Gender Quotas Database

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South Africa (Republic of South Africa)

South Africa (Republic of South Africa) has a Bicameral parliament with the use of voluntary party quotas. 182 of 398 (46%) seats in the National Assembly are held by women.

At a glance

Structure of Parliament: Bicameral

Are there legislated quotas...

  • For the Single/Lower House? No
  • For the Upper House? No
  • For the Sub-National Level? Yes

Are there voluntary quotas...

  • Adopted by political parties? Yes

Is there additional information?...

  • Yes

Last updated: Apr 8, 2019

Single/Lower House

National Assembly

Total seats 398
Total Women 182
% Women 46%
Election Year 2019
Electoral System List PR
Quota Type No legislated
Election details IDEA Voter Turnout - IPU Parline

Quota at the Sub-National Level

  • Quota type: Legislated Candidate Quotas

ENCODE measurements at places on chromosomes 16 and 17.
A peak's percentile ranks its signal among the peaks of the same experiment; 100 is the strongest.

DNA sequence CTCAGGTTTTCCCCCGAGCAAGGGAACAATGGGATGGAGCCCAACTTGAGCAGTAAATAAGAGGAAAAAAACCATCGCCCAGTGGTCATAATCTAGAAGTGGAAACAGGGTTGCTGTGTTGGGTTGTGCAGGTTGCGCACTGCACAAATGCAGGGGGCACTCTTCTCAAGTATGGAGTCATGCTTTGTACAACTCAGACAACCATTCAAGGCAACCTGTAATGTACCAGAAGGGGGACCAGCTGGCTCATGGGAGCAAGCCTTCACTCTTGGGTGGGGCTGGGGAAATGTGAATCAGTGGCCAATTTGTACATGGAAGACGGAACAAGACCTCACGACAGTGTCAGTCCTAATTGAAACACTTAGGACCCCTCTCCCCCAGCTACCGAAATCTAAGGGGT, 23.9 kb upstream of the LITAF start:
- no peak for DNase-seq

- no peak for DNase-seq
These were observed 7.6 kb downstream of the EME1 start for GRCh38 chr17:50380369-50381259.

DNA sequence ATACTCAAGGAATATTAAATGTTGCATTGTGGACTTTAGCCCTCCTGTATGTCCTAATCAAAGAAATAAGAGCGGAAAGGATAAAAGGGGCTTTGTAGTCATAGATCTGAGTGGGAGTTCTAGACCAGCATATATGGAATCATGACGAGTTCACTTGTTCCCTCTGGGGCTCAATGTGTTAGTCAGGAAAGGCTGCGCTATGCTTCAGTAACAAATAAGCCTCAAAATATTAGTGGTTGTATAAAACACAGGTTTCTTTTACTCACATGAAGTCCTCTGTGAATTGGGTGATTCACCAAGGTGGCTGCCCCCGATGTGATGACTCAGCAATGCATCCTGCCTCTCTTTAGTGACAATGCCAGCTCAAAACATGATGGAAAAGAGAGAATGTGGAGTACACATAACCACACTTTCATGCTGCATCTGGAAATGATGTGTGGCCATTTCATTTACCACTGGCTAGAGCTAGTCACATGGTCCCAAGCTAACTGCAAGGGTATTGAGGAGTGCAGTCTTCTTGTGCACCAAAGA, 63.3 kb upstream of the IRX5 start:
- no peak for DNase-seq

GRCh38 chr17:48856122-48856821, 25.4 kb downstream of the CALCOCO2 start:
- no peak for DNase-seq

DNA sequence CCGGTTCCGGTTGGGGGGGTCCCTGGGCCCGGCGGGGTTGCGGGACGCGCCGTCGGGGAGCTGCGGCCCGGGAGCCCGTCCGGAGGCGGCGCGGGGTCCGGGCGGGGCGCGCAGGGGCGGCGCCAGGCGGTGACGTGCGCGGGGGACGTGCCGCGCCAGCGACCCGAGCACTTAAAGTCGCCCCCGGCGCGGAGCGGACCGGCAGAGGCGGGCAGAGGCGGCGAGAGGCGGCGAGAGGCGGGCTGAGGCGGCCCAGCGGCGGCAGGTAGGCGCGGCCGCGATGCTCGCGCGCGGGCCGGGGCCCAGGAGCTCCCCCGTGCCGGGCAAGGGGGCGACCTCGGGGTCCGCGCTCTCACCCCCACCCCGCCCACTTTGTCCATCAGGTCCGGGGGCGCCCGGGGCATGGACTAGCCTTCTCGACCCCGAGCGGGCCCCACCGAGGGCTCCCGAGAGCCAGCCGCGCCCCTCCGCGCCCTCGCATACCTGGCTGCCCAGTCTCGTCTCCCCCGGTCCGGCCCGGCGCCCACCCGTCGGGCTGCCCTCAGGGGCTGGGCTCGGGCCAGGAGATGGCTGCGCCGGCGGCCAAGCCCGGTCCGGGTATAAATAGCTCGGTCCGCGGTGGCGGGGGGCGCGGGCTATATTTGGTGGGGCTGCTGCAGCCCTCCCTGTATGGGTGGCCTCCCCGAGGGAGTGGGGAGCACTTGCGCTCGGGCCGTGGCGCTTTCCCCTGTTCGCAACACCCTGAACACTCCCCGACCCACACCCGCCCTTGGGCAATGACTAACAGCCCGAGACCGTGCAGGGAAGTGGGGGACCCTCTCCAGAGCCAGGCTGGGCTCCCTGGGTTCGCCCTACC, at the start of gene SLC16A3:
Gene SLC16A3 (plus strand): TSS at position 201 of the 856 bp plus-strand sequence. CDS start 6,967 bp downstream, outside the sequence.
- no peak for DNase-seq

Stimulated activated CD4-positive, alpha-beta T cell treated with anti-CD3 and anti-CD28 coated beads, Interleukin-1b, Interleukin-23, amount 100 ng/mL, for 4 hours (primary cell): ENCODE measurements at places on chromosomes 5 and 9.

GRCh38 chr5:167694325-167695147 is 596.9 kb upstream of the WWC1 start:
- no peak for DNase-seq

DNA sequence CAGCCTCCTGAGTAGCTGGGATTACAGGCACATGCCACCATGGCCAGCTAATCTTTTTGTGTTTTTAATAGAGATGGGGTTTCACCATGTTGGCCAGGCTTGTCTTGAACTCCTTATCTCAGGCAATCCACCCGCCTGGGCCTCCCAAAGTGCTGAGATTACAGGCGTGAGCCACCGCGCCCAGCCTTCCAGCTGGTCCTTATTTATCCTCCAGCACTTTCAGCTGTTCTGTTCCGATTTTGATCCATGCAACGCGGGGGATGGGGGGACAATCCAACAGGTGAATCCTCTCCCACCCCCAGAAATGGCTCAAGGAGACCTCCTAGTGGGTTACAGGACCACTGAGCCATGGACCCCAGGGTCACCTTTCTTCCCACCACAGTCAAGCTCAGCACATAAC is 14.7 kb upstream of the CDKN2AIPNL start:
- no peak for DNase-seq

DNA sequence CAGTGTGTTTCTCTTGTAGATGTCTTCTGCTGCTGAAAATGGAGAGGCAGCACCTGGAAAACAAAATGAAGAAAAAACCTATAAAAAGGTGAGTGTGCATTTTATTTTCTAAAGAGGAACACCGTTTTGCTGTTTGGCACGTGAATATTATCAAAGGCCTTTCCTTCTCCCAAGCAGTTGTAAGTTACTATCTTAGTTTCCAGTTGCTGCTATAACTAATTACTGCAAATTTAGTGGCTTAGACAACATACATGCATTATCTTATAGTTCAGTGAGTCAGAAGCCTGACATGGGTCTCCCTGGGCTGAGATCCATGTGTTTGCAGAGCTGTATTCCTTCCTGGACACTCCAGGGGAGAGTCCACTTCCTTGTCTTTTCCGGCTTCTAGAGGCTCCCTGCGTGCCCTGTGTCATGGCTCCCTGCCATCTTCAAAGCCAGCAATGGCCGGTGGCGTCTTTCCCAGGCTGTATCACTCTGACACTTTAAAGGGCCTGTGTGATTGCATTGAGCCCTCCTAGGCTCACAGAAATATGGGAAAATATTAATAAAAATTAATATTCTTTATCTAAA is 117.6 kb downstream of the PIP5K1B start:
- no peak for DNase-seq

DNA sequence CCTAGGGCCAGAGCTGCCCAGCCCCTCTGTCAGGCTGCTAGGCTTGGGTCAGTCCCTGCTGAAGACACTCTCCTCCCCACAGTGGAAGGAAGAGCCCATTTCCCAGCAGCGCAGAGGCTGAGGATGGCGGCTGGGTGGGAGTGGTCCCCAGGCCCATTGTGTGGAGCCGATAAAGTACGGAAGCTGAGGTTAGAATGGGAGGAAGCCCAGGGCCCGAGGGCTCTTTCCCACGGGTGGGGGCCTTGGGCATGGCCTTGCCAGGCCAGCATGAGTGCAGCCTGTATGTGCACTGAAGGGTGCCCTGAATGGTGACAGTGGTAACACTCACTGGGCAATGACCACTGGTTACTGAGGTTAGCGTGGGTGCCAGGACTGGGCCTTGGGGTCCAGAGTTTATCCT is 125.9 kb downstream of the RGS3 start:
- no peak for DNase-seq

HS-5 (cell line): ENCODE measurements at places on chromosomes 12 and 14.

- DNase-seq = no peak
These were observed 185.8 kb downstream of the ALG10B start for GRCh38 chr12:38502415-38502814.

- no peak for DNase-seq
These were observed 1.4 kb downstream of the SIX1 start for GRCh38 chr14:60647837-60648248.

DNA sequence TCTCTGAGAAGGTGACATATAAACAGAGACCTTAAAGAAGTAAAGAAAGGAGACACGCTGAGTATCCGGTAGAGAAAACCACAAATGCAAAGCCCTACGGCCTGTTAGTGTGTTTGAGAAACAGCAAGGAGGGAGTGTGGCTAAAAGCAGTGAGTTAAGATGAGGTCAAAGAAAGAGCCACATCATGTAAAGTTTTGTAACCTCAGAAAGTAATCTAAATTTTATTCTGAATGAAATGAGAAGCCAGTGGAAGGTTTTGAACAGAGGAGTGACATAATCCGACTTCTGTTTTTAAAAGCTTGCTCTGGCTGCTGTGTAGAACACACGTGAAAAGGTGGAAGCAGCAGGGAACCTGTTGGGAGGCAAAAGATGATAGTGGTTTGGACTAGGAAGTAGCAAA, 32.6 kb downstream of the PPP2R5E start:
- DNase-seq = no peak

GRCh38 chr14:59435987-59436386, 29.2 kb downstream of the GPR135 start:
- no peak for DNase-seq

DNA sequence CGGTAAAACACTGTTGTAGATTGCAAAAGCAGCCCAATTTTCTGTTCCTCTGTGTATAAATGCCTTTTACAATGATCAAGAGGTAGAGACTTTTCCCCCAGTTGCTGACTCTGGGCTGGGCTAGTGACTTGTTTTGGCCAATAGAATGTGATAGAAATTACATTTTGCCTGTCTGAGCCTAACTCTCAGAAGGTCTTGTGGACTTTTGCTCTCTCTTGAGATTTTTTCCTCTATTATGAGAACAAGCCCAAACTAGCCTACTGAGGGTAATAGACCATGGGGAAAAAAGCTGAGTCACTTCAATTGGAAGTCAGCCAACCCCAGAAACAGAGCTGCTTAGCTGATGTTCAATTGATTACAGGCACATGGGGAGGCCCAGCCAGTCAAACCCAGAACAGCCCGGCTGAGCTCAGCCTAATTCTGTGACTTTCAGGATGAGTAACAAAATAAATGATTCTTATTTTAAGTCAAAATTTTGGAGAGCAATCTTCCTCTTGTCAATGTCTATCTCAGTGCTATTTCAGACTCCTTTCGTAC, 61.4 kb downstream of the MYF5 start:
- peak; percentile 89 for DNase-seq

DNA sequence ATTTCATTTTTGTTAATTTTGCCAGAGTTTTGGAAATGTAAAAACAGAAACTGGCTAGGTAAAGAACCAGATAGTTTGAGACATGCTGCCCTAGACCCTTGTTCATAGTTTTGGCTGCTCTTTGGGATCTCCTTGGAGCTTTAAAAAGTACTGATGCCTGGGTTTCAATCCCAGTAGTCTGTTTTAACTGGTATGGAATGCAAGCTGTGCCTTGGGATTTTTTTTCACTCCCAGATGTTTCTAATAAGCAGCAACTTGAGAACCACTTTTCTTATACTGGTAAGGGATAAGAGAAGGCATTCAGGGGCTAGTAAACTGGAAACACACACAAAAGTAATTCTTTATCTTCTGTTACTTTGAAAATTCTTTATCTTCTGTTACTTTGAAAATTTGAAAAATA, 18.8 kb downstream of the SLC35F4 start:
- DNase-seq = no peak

Legal source Details
Quota type: Legislated Candidate Quotas Constitution  
Electoral law In the elections for local councils, parties must seek to ensure that 50% of the candidates on the party list are women (Local Government Act, Schedule 1, Section 11 [3]; Schedule 2, Sections 5 [3] & 17 [5]).
Legal sanctions for non-compliance No None
Rank order/placement rules Local Government Act In the elections for local councils, parties must seek to ensure that women and men candidates are evenly distributed through the candidate list (Local Government Act, Schedule 1, Section 11 [3]; Schedule 2, Sections 5 [3] & 17 [5]).

Voluntary Political Party Quotas*

Party Official name Details, Quota provisions
African National Congress [ANC] In 2006 ANC adopted a 50% gender quota in local elections. The quota was extended to national elections as well in 2009. The party statute reads: 'the provision of a quota of not less than fifty percent of women in all elected structures' (ANC Constitution, Article 6 [1]). Currently, ANC has won 264 seats in the national assembly, little less than two-thirds majority.